Insect Collections Can Outlive You!
Once you preserve insects, and you take the necessary precautions to keep mold and bugs out of it, it can last for hundreds of years! This is how museums work! Avid collectors usually have their collections donated to science after they die. In less extreme cases, when people move, or they build bigger and better collections, they’ll donate old ones.
And all of this is awesome! … if your collection has appropriate label data. There are so many collections that get donated to science that we can’t use because they didn’t have appropriate labels. All that life – and data – gets thrown out. You can prevent this from happening by just putting some very basic label data on your bugs! Even if you like collecting all the same type of bug, you can still help someone in the future do a project on historic distribution of a species. But only if you have the label data. The more you put on the label, the more you help scientists in the future. So thank you!!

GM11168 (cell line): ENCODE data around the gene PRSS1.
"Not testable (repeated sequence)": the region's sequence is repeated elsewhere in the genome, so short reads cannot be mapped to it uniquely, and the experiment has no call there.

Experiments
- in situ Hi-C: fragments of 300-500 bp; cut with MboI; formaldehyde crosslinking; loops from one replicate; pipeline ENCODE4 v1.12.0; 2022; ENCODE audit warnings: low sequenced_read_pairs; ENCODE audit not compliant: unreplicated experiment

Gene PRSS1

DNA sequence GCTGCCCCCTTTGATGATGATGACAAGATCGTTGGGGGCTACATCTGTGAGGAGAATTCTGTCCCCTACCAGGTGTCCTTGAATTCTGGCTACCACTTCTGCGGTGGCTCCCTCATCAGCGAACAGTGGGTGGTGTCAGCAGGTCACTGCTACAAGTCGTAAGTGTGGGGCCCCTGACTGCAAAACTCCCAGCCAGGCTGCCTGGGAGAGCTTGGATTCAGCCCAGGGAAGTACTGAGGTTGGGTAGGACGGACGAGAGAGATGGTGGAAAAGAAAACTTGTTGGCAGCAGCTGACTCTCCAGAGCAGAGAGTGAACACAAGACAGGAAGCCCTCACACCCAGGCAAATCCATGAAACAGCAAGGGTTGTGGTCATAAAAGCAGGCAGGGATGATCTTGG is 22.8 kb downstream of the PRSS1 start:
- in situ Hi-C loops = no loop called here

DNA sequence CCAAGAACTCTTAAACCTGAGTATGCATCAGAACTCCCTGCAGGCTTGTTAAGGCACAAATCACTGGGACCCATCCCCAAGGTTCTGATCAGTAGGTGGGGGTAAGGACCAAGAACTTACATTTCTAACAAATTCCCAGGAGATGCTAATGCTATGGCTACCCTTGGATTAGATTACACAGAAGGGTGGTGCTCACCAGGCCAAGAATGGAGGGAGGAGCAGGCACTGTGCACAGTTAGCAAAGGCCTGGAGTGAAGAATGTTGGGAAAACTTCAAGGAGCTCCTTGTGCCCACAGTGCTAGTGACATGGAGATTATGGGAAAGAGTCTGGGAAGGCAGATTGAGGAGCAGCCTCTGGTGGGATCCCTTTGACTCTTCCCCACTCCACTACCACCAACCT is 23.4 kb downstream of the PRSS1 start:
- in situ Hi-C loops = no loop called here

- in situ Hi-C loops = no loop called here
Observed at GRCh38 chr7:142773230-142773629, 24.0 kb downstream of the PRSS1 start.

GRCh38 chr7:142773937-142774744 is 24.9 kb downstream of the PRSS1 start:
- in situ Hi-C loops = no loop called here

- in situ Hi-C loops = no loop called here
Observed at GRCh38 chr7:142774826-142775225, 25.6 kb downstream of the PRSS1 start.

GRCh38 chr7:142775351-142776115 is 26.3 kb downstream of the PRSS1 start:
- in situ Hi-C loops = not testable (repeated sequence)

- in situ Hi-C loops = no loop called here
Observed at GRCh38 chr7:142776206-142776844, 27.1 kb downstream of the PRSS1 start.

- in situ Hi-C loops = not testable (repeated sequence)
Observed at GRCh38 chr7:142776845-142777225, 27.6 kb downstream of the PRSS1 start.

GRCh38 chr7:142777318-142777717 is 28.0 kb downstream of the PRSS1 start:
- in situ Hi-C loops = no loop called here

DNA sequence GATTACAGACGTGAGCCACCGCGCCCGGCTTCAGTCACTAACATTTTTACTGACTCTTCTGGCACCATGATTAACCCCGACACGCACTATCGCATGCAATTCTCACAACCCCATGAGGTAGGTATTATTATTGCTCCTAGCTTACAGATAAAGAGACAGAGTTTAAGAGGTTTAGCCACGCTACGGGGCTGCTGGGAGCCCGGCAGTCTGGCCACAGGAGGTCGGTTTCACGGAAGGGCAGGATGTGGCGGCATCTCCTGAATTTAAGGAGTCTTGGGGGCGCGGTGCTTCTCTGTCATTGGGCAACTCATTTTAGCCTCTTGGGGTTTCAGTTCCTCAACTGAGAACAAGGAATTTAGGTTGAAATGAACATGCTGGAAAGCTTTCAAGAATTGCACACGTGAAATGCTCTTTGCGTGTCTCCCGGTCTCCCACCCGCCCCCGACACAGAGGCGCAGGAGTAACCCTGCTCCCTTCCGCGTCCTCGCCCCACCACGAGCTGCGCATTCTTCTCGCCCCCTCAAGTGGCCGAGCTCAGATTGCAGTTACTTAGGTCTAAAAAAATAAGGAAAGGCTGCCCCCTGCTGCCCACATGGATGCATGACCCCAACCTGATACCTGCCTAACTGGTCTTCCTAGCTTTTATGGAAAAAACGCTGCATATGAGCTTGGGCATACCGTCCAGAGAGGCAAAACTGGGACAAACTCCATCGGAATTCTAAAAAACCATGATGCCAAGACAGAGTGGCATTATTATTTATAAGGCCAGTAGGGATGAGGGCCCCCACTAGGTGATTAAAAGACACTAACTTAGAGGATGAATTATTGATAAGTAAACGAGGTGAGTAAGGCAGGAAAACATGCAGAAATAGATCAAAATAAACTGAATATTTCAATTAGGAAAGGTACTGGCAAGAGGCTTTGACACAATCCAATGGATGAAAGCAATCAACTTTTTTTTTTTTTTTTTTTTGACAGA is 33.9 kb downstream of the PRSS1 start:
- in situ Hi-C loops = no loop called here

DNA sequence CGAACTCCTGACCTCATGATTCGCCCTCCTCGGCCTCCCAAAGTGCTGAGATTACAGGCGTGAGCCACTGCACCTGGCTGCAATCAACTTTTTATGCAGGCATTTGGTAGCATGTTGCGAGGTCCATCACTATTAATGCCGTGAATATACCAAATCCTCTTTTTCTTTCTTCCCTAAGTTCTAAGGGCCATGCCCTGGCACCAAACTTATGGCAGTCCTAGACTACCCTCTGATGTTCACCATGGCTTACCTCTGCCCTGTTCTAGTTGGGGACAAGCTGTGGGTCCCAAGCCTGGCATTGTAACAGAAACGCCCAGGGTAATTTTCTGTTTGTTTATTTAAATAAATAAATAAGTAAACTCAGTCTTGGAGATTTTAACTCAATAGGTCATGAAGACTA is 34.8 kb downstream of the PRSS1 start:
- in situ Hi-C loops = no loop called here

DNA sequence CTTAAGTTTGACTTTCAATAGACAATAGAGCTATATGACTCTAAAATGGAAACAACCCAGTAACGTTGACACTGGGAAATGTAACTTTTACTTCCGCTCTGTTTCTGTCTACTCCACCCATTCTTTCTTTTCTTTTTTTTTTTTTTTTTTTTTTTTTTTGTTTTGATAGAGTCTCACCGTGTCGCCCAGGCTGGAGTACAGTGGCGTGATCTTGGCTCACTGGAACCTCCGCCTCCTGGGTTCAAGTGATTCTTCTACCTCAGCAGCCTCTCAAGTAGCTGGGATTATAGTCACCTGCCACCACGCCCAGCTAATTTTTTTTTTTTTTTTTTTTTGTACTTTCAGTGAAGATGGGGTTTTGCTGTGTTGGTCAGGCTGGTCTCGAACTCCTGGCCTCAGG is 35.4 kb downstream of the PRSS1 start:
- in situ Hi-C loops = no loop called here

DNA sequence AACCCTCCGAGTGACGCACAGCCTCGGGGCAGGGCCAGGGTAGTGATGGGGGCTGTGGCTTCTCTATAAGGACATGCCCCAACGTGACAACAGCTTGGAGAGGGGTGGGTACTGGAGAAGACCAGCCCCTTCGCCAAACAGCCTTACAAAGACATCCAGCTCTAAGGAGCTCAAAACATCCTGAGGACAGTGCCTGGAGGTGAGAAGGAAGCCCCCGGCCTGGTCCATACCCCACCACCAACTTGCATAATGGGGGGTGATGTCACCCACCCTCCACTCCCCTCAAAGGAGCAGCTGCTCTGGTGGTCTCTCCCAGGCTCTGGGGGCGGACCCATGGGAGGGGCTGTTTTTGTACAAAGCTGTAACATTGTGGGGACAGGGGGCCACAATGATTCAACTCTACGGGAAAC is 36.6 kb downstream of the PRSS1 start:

Spread the Bug Love
There’s nothing better than sharing your passion to other people. You know, if they want to be involved.
And there are lots of people who’d like to be involved! Offer to build collections for schools or libraries. This gives you the opportunity to delve into entomology, hone your skills, and shows the community the cool bugs that are in your area. Who knows, maybe you’ll inspire a kid to grow up and be a cool entomologist one day.
Entomology on a Budget